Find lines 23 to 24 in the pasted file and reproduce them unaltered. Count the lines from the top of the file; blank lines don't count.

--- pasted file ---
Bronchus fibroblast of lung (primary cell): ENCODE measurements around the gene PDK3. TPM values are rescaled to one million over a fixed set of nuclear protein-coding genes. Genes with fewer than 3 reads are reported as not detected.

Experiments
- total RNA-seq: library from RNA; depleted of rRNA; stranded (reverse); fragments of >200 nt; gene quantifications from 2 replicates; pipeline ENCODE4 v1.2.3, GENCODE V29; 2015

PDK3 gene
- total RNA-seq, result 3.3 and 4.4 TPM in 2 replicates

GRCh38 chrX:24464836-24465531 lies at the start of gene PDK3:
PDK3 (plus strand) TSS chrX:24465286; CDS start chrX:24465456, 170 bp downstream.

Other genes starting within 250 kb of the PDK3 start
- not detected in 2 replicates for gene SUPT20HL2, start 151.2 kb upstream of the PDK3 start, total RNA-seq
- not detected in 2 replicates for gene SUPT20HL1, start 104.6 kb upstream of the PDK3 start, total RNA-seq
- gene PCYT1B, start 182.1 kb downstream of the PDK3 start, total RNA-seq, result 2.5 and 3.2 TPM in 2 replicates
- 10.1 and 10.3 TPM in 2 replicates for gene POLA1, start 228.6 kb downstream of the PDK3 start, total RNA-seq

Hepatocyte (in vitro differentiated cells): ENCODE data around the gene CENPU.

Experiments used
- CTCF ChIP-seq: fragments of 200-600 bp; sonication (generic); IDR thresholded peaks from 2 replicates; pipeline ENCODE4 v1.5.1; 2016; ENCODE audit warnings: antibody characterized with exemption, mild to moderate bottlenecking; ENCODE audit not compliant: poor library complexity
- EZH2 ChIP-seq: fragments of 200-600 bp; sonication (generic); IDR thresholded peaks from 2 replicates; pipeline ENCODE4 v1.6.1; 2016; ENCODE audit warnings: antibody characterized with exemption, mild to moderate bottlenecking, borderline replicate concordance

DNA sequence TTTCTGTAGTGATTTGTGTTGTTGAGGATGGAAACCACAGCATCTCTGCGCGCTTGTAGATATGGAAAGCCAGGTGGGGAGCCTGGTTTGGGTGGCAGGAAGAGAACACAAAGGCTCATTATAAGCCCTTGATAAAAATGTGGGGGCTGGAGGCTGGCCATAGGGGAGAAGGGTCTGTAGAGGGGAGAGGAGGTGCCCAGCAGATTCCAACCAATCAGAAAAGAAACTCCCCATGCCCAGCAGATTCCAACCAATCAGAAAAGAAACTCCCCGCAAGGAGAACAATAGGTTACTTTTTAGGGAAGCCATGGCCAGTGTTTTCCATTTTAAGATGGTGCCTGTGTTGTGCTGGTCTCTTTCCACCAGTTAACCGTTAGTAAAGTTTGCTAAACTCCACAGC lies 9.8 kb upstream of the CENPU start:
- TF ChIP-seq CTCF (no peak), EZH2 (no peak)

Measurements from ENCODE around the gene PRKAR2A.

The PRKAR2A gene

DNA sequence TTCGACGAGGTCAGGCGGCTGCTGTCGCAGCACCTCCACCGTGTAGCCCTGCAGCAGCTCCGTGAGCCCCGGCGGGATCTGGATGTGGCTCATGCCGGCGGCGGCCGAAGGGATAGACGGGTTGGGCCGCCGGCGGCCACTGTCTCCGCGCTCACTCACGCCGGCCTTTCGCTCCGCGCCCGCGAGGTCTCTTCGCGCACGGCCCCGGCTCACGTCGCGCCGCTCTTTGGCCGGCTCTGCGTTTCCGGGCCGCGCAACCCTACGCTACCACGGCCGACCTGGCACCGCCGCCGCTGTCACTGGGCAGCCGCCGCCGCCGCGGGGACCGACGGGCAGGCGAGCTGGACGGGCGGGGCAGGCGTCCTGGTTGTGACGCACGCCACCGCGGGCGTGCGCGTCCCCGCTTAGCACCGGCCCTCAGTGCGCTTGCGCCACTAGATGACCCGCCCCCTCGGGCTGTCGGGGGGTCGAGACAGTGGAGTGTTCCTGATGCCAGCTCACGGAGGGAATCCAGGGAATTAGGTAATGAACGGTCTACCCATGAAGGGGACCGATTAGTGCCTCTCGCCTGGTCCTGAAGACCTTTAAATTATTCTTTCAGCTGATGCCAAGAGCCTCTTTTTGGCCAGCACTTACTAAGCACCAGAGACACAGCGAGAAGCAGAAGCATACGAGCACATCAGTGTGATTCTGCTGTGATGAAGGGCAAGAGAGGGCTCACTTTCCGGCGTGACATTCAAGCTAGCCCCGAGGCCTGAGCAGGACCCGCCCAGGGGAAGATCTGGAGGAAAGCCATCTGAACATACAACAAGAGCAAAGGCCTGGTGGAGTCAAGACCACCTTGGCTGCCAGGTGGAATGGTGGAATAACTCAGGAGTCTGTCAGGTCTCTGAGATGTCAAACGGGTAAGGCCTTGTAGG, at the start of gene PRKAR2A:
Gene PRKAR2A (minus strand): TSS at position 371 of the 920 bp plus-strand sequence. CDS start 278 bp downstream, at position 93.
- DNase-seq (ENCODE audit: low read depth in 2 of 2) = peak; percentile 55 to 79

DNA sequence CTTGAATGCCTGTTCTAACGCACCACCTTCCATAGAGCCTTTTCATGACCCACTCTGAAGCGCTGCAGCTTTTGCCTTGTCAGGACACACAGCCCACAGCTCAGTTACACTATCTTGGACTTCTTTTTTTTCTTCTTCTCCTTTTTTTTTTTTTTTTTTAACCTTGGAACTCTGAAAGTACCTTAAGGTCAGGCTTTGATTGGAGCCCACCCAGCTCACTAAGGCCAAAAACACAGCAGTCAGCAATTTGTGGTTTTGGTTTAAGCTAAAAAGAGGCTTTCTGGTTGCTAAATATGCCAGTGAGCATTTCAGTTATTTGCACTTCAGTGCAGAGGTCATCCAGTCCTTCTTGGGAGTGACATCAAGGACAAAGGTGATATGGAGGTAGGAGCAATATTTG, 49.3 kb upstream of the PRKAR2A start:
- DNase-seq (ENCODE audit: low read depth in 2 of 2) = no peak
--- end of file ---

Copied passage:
- DNase-seq (ENCODE audit: low read depth in 2 of 2) = peak; percentile 55 to 79

DNA sequence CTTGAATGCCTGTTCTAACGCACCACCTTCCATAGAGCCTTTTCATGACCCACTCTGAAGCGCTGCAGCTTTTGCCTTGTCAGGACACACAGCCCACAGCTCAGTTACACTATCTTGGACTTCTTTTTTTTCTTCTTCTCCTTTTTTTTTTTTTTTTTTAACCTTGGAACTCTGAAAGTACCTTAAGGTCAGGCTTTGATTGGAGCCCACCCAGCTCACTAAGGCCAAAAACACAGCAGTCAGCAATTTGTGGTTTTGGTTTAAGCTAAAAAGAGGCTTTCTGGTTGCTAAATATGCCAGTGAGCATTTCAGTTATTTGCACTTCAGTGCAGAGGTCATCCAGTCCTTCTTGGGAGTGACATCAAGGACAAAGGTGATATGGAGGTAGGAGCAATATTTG, 49.3 kb upstream of the PRKAR2A start: